So I have read that sugar (cane) is way more efficient than corn, (and that Brazil leads the way in taking initiative to actually bother with this advance in biofuels sustainability), and that, based on multiple independent sources, they produce EIGHT times the energy than what they put in to produce it.
But could the little-mentioned hemp, (via any of its relevant ethanol production methods), be even better than sugar? Or could something else (let's limit it to a small scale if necessary) actually be the most sustainable feedstock for ethanol?
Assume there is no licence to grow particular crops like industrial hemp. (In your respective country, there may, but I want to take out money from the equation and the sustainability impact of that licensing factor per se.)
Assume one has no legal requirement to denature the ethanol (as in many countries this is the case), or filter it with 15% minimum regular gasoline (like in the USA). This is pure ethanol, only including and requiring what is needed to make 100% pure, and efficient, automobile burning fuel.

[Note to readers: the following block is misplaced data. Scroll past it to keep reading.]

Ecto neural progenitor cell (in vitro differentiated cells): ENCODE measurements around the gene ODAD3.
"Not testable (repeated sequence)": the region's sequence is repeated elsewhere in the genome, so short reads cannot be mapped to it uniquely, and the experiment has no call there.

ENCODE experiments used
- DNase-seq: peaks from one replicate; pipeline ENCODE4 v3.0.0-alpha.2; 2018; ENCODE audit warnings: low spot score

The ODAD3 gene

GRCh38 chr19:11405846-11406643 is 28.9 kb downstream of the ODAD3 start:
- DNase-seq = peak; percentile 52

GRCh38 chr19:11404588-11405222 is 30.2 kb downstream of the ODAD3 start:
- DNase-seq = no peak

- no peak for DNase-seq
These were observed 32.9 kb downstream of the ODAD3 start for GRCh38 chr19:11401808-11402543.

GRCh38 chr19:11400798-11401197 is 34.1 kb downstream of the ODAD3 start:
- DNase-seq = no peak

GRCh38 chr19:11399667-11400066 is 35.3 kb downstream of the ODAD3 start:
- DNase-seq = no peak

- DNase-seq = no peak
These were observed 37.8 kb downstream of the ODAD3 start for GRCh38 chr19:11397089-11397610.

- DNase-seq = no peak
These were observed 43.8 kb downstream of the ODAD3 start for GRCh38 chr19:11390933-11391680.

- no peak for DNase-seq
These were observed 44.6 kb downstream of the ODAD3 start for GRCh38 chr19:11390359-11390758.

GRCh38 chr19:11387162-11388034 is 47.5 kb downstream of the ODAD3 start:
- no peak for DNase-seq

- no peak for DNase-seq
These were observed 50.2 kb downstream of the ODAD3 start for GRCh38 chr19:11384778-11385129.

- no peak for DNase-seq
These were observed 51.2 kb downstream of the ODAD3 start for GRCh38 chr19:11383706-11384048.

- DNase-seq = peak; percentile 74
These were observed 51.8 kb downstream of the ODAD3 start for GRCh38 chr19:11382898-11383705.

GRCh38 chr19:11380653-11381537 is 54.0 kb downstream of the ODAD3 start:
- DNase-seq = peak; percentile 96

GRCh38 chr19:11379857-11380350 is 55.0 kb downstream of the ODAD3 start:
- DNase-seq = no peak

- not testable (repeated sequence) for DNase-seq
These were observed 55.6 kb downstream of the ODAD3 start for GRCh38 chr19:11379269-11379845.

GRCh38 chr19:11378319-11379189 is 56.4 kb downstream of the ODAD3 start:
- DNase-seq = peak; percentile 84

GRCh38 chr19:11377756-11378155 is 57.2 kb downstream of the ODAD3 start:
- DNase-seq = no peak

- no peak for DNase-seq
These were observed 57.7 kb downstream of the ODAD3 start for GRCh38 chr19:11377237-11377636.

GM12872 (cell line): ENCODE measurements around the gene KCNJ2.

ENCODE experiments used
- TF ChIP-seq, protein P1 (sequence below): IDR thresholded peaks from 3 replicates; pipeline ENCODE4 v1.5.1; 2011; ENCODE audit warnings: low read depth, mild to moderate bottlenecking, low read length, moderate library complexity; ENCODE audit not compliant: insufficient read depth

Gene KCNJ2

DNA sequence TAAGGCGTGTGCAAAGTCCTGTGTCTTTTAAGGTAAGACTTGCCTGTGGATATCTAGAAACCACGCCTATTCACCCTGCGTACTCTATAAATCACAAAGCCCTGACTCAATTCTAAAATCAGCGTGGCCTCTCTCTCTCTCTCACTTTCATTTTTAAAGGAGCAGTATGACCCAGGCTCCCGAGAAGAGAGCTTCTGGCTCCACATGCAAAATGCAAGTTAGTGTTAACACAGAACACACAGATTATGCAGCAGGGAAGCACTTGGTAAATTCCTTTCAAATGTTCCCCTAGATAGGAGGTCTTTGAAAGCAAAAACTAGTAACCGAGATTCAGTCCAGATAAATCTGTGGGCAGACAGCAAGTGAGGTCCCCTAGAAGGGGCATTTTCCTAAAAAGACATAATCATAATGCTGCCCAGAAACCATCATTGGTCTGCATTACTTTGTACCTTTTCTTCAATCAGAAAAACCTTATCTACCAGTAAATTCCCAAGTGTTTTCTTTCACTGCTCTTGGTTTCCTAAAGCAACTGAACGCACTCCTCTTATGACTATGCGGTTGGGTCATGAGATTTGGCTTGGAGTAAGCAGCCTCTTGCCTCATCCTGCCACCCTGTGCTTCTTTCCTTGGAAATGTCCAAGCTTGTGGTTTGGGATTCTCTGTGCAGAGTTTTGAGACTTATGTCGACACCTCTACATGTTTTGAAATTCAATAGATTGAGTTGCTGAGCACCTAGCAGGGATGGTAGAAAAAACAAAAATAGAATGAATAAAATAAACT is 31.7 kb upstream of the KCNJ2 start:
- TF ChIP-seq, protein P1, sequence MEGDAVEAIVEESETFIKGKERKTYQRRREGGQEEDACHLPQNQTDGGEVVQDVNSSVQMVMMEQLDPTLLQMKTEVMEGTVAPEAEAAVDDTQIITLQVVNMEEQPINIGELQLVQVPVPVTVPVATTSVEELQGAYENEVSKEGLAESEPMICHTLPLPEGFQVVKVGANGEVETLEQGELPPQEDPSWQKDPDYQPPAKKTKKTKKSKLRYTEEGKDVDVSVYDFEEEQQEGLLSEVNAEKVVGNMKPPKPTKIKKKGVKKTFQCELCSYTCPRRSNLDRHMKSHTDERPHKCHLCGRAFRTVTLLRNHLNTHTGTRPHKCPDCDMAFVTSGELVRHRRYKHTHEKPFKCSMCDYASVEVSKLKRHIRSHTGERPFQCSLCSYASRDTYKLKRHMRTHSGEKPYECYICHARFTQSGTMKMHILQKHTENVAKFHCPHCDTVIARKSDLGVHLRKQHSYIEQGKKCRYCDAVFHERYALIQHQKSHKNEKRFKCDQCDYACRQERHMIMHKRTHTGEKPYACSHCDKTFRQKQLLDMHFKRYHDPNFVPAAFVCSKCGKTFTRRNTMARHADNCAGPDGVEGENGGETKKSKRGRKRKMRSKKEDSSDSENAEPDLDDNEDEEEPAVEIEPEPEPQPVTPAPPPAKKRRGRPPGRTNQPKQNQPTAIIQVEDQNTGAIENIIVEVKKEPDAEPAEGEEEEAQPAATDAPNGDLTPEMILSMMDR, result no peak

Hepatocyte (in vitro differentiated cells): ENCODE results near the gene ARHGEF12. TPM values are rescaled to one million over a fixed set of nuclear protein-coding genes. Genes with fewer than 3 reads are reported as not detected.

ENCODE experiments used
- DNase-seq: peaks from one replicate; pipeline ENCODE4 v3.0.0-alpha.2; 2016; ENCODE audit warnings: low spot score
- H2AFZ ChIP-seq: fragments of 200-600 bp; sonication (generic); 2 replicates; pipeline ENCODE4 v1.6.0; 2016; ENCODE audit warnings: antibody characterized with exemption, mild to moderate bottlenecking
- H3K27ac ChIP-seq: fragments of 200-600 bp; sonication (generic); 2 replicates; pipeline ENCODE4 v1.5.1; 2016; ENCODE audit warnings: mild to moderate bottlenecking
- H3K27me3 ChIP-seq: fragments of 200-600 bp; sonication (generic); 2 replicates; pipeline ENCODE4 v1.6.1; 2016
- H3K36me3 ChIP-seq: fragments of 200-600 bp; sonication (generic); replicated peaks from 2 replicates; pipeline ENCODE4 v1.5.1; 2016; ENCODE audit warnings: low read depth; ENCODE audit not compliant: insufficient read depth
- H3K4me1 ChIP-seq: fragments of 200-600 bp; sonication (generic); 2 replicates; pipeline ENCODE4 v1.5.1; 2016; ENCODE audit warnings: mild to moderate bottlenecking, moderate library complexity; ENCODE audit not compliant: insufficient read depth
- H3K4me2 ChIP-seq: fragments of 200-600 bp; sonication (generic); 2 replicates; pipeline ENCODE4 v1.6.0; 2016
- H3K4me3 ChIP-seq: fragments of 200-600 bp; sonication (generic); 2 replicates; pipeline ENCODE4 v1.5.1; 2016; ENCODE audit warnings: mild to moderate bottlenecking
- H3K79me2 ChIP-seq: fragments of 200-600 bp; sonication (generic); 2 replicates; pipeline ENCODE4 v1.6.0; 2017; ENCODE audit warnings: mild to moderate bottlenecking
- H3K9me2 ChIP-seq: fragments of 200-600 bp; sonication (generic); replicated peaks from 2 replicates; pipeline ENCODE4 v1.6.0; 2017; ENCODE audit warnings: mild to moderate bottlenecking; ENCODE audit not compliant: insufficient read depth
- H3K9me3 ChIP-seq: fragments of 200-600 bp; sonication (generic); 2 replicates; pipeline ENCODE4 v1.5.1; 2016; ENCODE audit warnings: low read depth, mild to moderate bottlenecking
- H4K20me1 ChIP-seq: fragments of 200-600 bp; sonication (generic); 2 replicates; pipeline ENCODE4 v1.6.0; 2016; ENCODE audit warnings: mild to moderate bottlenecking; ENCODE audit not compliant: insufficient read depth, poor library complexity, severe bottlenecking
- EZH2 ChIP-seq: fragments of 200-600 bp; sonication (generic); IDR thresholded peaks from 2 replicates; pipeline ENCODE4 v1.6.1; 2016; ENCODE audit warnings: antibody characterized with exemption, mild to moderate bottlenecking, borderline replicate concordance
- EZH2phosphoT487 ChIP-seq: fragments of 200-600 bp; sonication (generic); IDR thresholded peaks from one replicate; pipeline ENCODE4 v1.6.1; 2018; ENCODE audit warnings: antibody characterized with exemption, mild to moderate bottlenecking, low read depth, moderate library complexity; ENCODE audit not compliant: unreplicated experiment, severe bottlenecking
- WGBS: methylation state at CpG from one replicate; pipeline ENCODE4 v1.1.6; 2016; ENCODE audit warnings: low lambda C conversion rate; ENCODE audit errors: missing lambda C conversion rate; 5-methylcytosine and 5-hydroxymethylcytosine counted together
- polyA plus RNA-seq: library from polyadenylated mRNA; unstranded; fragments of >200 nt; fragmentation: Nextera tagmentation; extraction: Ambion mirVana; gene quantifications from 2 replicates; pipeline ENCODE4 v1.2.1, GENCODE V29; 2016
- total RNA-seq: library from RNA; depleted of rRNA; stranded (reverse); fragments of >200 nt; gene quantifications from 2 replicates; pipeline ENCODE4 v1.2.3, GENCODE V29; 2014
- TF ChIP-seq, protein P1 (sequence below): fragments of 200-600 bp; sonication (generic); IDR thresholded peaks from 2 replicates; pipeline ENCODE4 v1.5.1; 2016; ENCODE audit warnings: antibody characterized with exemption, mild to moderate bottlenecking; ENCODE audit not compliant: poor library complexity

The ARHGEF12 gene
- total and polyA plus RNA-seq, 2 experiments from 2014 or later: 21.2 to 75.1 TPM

Assume scalability issues are not there. Maybe this is for the purposes of small-scale, personal production, where time isn't an issue, except when comparing time per energy output between different ethanol feedstocks - so economic viability needs not matter, except where the difference affects even small-scale sustainability comparison.
Also assume that all feedstocks can be grown effectively in your area. (So that they can be compared on an equal playing field.) You have a patch of suitable land, and are ready to grow any of them, requiring whatever inputs they respectively need, in the most sustainable way possible.